BackgroundIn response to COVID-19 pandemic, the Government of Uganda adopted public health measures to contain its spread in the country. Some of the initial measures included refusal to repatriate citizens studying in China, mandatory institutional quarantine, and social distancing. Despite being a public health emergency, the measures adopted deserve critical appraisal using an ethics and human rights approach. The goal of this paper is to formulate an ethics and human rights criteria for evaluating public (...) measures and use it to reflect on the ethical propriety of those adopted by the government of Uganda to contain the spread of COVID-19.Main bodyWe begin by illustrating the value of ethics and human rights considerations for public health measures including during emergencies. We then summarize Uganda’s social and economic circumstances and some of the measures adopted to contain the spread of COVID-19. After reviewing some of the ethics and human rights considerations for public health, we reflect upon the ethical propriety of some of Uganda’s responses to COVID-19. We use content analysis to identify the measures adopted by the government of Uganda to contain the spread of COVID-19, the ethics and human rights considerations commonly recommended for public health responses and their importance. Our study found that some of the measures adopted violate ethics and human rights principles. We argue that even though some human rights can sometimes be legitimately derogated and limited to meet public health goals during public health emergencies, measures that infringe on human rights should satisfy certain ethics and human rights criteria. Some of these criteria include being effective, strictly necessary, proportionate to the magnitude of the threat, reasonable in the circumstances, equitable, and least restrictive. We reflect on Uganda’s initial measures to combat the spread of COVID-19 and argue that many of them fell short of these criteria, and potentially limit their effectiveness.ConclusionThe ethical legitimacy of public health measures is valuable in itself and for enhancing effectiveness of the measures. Such legitimacy depends on the extent to which they conform to ethics and human rights principles recommended for public health measures. (shrink)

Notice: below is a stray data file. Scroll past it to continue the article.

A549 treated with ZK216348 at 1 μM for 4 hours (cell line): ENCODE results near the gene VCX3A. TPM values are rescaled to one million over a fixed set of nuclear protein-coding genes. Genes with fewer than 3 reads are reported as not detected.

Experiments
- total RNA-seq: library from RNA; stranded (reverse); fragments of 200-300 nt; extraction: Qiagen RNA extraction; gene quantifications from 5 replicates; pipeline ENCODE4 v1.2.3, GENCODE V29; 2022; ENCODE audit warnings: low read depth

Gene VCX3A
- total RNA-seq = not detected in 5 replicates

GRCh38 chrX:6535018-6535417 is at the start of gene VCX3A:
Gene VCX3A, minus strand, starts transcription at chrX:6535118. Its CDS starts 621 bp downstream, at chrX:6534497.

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  10.  30
    Informing Education Policy on MMR: balancing individual freedoms and collective responsibilities for the promotion of public health.Janice Wood-Harper - 2005 - Nursing Ethics 12 (1):43-58.
    The recent decrease in public confidence in the measles, mumps and rubella vaccine has important implications for individuals and public health. This article presents moral arguments relating to conflicts between individual autonomy and collective responsibilities in vaccination decisions with a view to informing and advising health professionals and improving the effectiveness of education policies in avoiding resurgence of endemic measles. Lower population immunity, due to falling uptake, is hastening the need for greater public awareness of (...)
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  11.  16
    Markets and Public Health: Pushing and Pulling Vaccines into Production.Matthew K. Wynia* - 2006 - American Journal of Bioethics 6 (3):3-6.
    *The views expressed are the author's own. This article should not be construed as representing policies of the American Medical Association.
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  12.  12